Skip to content

    Cancer Health Center

    Font Size

    Late Effects of Treatment for Childhood Cancer (PDQ®): Treatment - Patient Information [NCI] - Senses


    Talk to your child's doctor about whether your child needs to have tests and procedures to check for signs of hearing late effects. If tests are needed, find out how often they should be done.


    Eye and vision problems are a late effect that is more likely to occur after treatment for certain childhood cancers.

    Treatment for these and other childhood cancers may cause eye and vision late effects:

    • Retinoblastoma, rhabdomyosarcoma, and other tumors of the eye.
    • Brain tumors.
    • Head and neck cancers.
    • Cancers treated with total-body irradiation (TBI) before a stem cell transplant.

    Radiation to the brain or head increases the risk of eye problems or vision loss.

    The risk of eye problems or vision loss may be increased in childhood cancer survivors after treatment with any of the following:

    • Radiation therapy to the brain, eye, or eye socket.
    • Surgery to remove the eye.
    • Total-body irradiation (TBI) as part of a stem cell transplant.
    • Certain chemotherapy drugs, such as busulfan.
    • Corticosteroids.
    • Stem cell transplant and a history of chronic graft-versus-host disease.

    Late effects that affect the eye may cause certain health problems.

    Eye late effects include the following:

    • Having a small eye socket that affects the shape of the child's face as it grows.
    • Loss of vision.
    • Vision problems, such as cataracts or glaucoma.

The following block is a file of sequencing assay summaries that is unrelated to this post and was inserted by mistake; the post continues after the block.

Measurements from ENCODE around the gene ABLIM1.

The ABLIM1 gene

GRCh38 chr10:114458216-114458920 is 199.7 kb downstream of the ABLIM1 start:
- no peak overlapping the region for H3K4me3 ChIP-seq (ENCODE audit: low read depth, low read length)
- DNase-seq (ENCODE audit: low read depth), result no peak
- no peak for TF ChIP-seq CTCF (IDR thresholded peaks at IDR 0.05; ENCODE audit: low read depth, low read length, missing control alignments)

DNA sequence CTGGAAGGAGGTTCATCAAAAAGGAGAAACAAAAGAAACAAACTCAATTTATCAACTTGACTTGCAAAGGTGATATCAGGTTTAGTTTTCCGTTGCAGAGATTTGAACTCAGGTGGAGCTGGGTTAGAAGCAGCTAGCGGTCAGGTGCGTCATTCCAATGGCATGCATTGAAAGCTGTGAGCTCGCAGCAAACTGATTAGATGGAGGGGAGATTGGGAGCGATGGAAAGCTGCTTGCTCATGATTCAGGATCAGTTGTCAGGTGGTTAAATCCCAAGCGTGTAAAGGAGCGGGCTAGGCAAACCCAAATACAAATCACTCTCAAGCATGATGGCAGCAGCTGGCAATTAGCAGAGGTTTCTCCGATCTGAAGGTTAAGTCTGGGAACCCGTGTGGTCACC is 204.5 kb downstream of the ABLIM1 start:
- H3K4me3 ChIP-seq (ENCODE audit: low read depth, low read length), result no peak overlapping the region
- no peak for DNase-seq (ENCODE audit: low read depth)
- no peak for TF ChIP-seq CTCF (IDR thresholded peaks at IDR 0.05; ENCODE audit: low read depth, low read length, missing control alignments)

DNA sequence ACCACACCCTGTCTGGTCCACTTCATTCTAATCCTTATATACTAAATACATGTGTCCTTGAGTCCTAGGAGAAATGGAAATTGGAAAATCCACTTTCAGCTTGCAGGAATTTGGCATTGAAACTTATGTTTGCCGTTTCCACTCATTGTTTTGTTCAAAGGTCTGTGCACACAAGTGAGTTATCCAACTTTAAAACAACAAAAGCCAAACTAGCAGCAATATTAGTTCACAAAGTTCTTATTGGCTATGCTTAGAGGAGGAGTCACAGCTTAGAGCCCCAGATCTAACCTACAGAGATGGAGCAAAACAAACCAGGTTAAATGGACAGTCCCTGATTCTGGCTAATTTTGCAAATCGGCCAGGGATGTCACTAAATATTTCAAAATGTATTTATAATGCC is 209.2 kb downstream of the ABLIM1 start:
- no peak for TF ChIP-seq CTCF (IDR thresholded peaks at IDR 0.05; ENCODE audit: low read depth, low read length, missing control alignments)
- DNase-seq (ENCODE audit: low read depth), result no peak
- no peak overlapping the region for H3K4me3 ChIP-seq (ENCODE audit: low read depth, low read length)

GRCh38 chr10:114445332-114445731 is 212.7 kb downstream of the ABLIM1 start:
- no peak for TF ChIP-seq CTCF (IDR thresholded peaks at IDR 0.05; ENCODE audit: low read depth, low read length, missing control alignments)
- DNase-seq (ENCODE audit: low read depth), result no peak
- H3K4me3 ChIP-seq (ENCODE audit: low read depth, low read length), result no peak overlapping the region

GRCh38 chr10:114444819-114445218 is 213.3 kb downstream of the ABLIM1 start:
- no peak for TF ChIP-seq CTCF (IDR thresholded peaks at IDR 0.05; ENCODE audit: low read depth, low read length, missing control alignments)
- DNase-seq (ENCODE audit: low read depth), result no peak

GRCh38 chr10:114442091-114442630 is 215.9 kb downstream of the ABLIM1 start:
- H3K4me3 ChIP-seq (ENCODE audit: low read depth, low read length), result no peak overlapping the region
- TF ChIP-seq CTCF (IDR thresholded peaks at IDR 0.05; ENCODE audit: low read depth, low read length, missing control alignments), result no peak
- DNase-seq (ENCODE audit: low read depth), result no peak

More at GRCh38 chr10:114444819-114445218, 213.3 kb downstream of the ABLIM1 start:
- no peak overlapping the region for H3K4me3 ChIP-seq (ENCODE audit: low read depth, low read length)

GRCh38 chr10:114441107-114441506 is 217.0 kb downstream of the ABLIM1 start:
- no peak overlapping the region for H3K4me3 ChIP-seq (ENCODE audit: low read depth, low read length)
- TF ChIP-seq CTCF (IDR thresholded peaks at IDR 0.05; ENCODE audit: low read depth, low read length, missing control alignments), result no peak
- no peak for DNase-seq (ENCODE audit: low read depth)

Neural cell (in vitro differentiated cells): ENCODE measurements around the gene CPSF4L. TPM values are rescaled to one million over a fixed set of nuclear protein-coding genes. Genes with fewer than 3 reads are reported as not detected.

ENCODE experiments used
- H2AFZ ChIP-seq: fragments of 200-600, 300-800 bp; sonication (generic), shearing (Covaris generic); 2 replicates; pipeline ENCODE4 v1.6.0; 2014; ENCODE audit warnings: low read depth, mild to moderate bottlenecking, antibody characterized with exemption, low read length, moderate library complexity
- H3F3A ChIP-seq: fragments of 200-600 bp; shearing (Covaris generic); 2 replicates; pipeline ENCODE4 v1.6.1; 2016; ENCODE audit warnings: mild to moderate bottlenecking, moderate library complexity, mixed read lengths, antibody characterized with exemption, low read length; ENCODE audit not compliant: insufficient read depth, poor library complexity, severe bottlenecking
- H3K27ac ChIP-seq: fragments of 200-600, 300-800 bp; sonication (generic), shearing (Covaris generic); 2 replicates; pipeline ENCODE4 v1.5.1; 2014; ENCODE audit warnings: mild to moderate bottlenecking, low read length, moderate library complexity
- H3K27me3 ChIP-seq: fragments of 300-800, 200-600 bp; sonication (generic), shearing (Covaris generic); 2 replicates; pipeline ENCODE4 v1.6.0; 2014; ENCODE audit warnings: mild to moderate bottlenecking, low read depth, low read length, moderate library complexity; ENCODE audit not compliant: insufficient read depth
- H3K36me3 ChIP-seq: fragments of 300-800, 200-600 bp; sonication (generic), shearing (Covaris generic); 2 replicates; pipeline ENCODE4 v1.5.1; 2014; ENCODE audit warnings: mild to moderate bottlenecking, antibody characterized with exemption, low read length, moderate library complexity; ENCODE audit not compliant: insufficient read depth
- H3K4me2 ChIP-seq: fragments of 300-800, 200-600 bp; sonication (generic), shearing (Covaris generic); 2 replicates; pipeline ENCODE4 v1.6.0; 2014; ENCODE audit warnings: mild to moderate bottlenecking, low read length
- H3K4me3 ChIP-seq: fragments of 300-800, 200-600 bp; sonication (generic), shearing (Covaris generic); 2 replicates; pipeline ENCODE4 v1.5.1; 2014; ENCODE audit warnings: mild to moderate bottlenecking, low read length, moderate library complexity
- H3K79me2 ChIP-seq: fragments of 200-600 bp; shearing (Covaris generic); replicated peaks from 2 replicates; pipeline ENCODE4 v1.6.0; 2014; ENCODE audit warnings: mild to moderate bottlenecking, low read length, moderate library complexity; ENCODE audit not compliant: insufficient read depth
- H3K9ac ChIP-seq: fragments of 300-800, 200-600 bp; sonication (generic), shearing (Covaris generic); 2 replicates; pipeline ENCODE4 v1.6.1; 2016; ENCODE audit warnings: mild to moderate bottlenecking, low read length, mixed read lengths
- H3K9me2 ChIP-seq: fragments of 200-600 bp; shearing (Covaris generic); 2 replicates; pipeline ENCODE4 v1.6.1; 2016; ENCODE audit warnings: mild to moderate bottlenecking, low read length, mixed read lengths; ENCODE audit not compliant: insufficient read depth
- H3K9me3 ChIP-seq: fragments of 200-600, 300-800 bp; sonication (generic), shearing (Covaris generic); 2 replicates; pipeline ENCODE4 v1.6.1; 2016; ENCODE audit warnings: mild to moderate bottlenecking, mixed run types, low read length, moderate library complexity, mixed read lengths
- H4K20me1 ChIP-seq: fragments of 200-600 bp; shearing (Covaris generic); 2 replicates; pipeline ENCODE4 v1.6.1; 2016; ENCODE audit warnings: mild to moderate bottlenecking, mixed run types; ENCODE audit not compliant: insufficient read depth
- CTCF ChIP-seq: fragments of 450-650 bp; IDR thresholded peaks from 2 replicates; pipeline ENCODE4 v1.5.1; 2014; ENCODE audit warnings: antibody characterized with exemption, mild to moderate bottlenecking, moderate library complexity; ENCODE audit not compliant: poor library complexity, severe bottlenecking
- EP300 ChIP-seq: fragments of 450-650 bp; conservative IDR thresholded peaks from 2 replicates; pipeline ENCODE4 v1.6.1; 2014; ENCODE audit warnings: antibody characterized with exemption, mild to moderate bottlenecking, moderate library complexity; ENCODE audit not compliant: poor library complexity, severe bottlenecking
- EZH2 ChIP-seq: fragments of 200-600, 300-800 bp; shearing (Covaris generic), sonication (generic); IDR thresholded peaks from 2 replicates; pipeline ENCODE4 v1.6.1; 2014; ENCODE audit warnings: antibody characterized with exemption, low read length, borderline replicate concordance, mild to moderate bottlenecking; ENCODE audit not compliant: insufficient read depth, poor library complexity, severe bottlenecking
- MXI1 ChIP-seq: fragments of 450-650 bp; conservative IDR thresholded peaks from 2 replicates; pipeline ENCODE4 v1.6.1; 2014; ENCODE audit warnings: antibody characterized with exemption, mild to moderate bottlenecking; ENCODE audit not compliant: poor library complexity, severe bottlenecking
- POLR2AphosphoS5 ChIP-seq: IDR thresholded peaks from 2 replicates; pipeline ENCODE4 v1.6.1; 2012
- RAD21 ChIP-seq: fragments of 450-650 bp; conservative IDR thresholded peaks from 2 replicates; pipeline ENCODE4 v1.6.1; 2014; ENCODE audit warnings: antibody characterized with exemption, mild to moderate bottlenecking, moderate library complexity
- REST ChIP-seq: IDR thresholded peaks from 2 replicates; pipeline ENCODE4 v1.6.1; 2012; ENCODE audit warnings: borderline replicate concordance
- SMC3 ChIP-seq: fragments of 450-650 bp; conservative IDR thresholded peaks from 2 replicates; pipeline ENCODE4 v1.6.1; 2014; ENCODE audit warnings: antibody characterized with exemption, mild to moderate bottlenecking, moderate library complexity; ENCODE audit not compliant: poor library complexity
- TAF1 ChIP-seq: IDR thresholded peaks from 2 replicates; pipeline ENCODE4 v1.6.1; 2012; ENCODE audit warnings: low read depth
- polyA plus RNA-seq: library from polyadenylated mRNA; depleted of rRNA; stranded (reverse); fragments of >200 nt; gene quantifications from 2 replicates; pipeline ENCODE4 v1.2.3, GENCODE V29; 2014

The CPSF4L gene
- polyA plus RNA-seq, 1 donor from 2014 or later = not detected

• Not being able to make tears.
    • Damage to the optic nerve and retina.
    • Eyelid tumors.

    Possible signs and symptoms of eye and vision late effects include changes in vision and dry eyes.

    These and other signs and symptoms may be caused by eye and vision late effects or by other conditions:

    • Changes in vision, such as:
      • Not being able to see objects that are close.
      • Not being able to see objects that are far away.
      • Double vision.
      • Cloudy or blurred vision.
      • Colors seem faded.
      • Seeing a glare or halo around lights at night.
    • Dry eyes that may feel like they are itchy, burning, or swollen, or like there is something in the eye.
    • Eye pain.
    • Eye redness.
    • Nausea.
    • Having a growth on the eyelid.

    Talk to your child's doctor if your child has any of these problems.

    1 | 2 | 3
    Next Article:

    Today on WebMD

    man holding lung xray
    What you need to know.
    stem cells
    How they work for blood cancers.
    woman wearing pink ribbon
    Separate fact from fiction.
    Colorectal cancer cells
    Symptoms, screening tests, and more.
    Jennifer Goodman Linn self-portrait
    what is your cancer risk
    colorectal cancer treatment advances
    breast cancer overview slideshow
    prostate cancer overview
    lung cancer overview slideshow
    ovarian cancer overview slideshow
    Actor Michael Douglas